I don't think that the Book of Common Prayer needs to be thrown out of our services. I can see within Common Worship the potential to keep the Bible in our services and still make them fresh, accessible and interesting. In fact I've coming to a place where I realise that it's the HOW that we do it that makes sense.

So seems I have theme for the next few days . . .  Watch this space (and send me your contributions - I'd love to have some guest writers on this issue).



Anonymous said...

Most of the cofe services are little more than droning congregations and repetition. That's why they are all dying and the modern music and free worship churches are growing.

boring boring boring old Anglicans - still not long before you've all gone and true worshippers take their placeas the harvest is gathered in and the victorious sing their songs.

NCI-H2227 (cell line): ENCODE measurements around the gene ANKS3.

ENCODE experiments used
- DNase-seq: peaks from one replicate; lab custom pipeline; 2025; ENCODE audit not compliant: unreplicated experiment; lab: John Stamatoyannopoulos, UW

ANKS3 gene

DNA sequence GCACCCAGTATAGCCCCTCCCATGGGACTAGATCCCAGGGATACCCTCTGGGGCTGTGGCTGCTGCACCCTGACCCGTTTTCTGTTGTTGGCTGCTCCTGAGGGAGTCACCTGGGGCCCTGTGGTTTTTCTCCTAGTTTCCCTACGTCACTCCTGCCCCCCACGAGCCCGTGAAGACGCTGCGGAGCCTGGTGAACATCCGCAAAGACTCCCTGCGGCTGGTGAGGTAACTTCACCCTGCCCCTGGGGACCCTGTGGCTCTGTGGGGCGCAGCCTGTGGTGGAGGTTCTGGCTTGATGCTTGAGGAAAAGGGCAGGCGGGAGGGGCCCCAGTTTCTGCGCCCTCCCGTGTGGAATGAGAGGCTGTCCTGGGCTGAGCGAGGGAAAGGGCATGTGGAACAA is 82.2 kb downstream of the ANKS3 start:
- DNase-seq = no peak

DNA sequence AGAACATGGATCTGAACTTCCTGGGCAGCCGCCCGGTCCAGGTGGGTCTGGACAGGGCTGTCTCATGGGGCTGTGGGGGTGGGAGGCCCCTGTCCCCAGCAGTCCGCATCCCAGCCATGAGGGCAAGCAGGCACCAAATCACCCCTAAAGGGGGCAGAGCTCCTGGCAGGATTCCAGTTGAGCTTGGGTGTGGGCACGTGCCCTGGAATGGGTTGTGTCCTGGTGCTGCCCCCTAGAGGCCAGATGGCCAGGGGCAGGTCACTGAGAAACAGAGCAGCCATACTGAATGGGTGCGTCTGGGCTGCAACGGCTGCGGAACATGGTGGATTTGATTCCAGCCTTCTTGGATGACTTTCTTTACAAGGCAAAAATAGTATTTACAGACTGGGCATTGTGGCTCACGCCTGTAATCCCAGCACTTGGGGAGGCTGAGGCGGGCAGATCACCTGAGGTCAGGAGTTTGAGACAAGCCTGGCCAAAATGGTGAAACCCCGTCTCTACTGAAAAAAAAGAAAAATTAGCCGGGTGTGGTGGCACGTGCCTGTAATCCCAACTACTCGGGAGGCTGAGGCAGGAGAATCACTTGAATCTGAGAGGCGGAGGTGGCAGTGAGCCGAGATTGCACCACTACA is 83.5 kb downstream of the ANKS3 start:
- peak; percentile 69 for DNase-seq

Soup D said...

Wow! now there's a comment for Christian Unity and solidarity. "True worshippers' eh? Think I'd rather be with the lost.

The poster obviously has a one-sded and uneducated view of "Anglican' worship - ever heard of New Wine?Anglican, "Alpha? Anglican. Soul Survivor? Anglican. Our church (C of E) sings 'modern' songs written by the likes of Matt Readman, Tim Hughes, Pete James, Brenton Brown, Delirious... I could go on.

I could also quote a myriad of Scripture that points out exactly why your post is so saddening, but what's the point? You obviously don't read or live it.

Revsimmy said...

I agree with Vic ;)

Vic Van Den Bergh said...

Wow :-)

Just checking to see where Jeremy Beedle has placed the camera because I must be being set up here.

Thought the idea that we Anglicans were boring went out with the last (insert whatever whatever you fancy)!

Nah - BCP is fantastic and the worship songs we sing would leave many looking like they were living with the Pharisees ;-) Our liturgy is Bible and our worship is everything we do (not just the singing).

So, before you take your placeas I suggest you pick up your Bible and get down to a bit of reading (remember there's more than the NT and more than those all too familiar Gospel passages too!).